Laughter turns potent for Hollywood

World over, people are still grappling with the insidious scars left by the dark history of colonisation and its aftermath on the psyche of a nation.


Ambica Sachin

Published: Wed 9 Dec 2020, 7:07 PM

It’s never a good idea to bite the hand that feeds you, is a phrase most of us are familiar with but Hollywood seems to have woken up to it pretty late. As the makers of Monster Hunter, an action film based on the popular video game that released in UAE markets the past weekend, found to their dismay, a poorly disguised racist ‘just a joke’ has imploded spectacularly on screen in China, causing their multi-million-dollar target audience to shun theatres.

The Milla Jovovich starrer, helmed by Paul W.S. Anderson, sees the statuesque Resident Evil veteran leading a team of elite soldiers to battle savage beasts with the help of the titular character, played by Thai action star Tony Jaa.

The scene that has caused all the consternation features Chinese-American rapper Jin-Au-Young a.k.a MC Jin whose character, a solider, exclaims at one point: ‘Look at my knees!” The other unnamed character responds, “What kind of knees are these?” to which Jin jokingly responds, “Chi-knees.”

On the face of it the comment doesn’t seem offensive or discriminatory in any way, just one of those dumb, silly jokes meant to make audiences laugh out loud in the middle of heavy-duty action sequences. But Chinese critics have pointed out that the line harkens back to a racist schoolyard taunt that goes, “Chinese, Japanese, dirty knees…” and implies Asians are dirty. Many social media users have also picked up on the fact that the Chinese subtitles have deliberately glossed over the actual reference in what some saw as an attempt to localise the pun.

German company, Constantin Film, that co-produced the thriller, even issued an apology to audiences on Sunday. “There was absolutely no intent to discriminate, insult or otherwise offend anyone of Chinese heritage,” it said.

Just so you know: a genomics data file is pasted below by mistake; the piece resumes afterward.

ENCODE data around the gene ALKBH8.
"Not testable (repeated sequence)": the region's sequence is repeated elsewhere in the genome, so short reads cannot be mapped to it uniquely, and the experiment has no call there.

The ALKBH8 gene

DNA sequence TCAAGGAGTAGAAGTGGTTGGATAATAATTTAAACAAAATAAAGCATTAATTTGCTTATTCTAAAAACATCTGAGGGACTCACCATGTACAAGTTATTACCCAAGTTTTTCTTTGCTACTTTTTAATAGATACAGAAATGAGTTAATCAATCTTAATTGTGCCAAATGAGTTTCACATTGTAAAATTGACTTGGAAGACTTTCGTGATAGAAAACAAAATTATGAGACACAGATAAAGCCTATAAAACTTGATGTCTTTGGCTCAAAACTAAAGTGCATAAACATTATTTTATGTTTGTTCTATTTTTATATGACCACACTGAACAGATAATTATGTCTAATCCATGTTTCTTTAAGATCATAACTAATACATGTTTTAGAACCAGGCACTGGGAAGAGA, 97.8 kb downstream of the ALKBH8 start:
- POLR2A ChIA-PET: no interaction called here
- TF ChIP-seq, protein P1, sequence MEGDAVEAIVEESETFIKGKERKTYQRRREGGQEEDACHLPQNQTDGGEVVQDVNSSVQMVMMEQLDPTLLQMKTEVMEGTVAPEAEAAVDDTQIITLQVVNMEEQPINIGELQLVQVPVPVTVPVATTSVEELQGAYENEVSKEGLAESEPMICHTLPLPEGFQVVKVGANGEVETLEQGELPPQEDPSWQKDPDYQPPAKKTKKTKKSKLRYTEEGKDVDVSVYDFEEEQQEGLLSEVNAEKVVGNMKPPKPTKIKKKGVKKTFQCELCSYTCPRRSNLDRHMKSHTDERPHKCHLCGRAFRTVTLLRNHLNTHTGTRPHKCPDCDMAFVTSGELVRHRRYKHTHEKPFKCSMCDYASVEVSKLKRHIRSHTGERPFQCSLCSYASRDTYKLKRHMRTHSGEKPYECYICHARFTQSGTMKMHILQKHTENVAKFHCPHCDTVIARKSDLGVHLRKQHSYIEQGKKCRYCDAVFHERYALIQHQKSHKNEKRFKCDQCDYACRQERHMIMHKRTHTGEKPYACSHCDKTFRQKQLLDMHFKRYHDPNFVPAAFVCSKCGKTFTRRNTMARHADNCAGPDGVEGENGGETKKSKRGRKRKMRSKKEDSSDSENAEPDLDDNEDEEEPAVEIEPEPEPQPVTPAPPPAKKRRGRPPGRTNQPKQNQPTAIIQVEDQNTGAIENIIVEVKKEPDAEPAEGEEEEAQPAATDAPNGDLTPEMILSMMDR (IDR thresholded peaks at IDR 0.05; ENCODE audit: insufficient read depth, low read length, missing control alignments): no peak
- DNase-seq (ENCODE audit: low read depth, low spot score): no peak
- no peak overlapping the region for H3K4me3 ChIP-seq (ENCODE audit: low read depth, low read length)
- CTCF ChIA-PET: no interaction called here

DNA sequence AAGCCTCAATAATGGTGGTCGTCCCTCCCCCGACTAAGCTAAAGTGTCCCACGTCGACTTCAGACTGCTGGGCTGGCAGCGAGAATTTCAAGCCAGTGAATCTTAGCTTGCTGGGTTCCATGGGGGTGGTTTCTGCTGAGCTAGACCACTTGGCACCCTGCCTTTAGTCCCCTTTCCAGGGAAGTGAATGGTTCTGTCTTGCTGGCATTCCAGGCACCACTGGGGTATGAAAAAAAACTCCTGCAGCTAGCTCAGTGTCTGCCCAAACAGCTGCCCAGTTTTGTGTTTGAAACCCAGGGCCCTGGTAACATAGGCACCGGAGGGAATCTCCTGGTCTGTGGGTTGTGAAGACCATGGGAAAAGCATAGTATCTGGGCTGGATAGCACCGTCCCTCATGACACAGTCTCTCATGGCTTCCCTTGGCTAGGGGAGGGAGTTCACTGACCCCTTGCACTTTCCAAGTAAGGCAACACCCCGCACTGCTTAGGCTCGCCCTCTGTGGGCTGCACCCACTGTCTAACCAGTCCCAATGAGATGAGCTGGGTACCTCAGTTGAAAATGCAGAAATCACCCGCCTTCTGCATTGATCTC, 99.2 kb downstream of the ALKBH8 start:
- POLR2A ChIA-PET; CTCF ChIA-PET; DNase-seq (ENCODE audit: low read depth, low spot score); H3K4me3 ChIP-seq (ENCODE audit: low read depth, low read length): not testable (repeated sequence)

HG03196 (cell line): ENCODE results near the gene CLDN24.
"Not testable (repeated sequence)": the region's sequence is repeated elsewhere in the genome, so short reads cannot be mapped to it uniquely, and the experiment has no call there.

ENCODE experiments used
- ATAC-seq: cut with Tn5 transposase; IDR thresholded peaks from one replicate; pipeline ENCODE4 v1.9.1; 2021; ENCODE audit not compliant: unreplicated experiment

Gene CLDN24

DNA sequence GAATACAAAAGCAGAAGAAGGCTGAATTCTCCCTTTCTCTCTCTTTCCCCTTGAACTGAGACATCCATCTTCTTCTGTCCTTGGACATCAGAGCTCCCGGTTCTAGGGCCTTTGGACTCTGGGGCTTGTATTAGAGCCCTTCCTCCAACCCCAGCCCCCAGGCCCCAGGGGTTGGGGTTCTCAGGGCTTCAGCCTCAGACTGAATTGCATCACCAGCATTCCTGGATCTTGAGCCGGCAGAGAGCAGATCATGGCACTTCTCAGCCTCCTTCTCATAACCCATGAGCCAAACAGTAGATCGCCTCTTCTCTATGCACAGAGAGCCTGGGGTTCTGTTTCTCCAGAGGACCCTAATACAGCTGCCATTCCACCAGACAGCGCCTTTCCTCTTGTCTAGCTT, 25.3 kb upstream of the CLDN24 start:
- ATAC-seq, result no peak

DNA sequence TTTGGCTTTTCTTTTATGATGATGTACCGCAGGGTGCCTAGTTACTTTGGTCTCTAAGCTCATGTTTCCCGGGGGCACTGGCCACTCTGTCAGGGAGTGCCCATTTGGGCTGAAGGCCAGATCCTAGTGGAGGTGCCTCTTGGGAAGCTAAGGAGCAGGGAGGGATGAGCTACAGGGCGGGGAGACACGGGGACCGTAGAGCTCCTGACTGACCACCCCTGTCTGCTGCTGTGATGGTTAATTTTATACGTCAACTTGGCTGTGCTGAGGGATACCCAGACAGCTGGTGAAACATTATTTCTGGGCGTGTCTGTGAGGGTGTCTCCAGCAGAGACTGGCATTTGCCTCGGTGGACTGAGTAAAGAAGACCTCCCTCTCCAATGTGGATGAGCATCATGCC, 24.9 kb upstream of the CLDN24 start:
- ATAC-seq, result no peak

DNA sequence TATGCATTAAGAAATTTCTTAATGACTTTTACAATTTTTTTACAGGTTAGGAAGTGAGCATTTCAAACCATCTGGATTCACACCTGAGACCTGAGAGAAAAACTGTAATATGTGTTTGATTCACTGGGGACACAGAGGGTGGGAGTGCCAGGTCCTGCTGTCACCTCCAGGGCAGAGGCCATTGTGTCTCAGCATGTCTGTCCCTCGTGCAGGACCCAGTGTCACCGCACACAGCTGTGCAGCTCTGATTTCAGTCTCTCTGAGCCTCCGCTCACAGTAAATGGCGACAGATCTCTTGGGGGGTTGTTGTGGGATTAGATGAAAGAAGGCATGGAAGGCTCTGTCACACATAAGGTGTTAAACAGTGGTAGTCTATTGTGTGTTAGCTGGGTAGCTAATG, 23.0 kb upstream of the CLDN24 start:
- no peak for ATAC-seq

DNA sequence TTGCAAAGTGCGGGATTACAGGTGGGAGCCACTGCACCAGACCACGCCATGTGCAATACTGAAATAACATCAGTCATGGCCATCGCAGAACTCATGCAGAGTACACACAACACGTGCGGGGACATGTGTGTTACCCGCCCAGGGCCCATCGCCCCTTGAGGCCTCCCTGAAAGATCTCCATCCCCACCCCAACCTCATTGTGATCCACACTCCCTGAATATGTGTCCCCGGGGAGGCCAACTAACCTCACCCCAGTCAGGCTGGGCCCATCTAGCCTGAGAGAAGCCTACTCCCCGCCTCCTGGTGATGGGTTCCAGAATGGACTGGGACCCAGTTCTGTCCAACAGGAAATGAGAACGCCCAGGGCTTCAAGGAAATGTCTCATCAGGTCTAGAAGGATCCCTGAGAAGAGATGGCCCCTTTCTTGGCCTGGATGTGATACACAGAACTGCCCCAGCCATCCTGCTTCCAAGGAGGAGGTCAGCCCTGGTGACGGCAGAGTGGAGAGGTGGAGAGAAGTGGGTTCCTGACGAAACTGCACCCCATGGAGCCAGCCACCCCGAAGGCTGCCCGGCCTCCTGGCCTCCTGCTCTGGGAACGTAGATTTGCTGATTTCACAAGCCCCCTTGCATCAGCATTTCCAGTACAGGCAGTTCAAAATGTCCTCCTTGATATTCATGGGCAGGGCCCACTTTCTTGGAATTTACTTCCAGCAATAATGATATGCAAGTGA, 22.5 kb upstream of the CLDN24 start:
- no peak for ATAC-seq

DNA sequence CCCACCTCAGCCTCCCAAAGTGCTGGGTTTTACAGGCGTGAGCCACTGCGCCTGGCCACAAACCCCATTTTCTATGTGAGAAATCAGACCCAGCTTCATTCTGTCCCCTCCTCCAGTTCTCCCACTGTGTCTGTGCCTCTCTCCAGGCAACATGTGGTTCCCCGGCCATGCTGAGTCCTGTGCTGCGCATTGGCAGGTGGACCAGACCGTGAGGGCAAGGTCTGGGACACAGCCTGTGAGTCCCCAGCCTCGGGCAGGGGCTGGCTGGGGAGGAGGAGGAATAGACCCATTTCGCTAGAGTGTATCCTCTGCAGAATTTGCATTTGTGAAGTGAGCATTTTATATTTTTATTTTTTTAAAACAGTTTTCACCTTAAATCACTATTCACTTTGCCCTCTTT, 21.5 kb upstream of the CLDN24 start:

But by then the Chinese Whispers had worked its way through the country and the movie had been pulled out of all theatres. Earlier talks of deleting the scene and re-releasing the movie has now given way to silence about its fate in a market that was slowly opening up post the lockdown restrictions.

Are the Chinese as a nation sensitive to perceived slander? Should the dialogue have been taken with a pinch of salt and allowed to remain? This is probably a loaded question that an outsider/foreigner cannot or should not deem to answer with any authority.

World over, people are still grappling with the insidious scars left by the dark history of colonisation and its aftermath on the psyche of a nation and its people cannot be ignored or whitewashed so easily. What was once seen as the ‘White Man’s burden’ is still a sentiment that unfortunately continues to exist and is propagated by a select few with access to money and power.

In the case of the Monster Hunter what makes it even more of a slap for the local population is perhaps the fact that the film has been co-produced by Tencent, the Chinese Internet conglomerate with a growing presence in movies. So, the underlying sentiment among the Chinese audience is also about how could a movie made with Chinese money be condescending towards their own people?

With Hollywood and film industries world over going through one of its worst phases globally, it is also a lesson for big production companies to be mindful of cultural sensitivities while in pursuit of greener pastures to showcase their big blockbusters. If you need people to put their money on your offerings, then you need to provide content that entertains and isn’t dismissive of the audience who funds your vision.

The Chinese market is one of the world’s biggest and most lucrative ones for filmmakers, just by sheer numbers. However, a combination of strict censorship laws and the country’s endeavour to build their own domestic film market, coupled with cultural sensitivities mean it is an extremely delicate market to penetrate.

Humour can be very localised at the end of the day. What’s funny for you, might not be funny for me and vice versa. But it’s no doubt an essential emotion to help us tide through difficult times. But as Hollywood is slowly beginning to realise, laughter can be potent. Just don’t mess with the Chinese.


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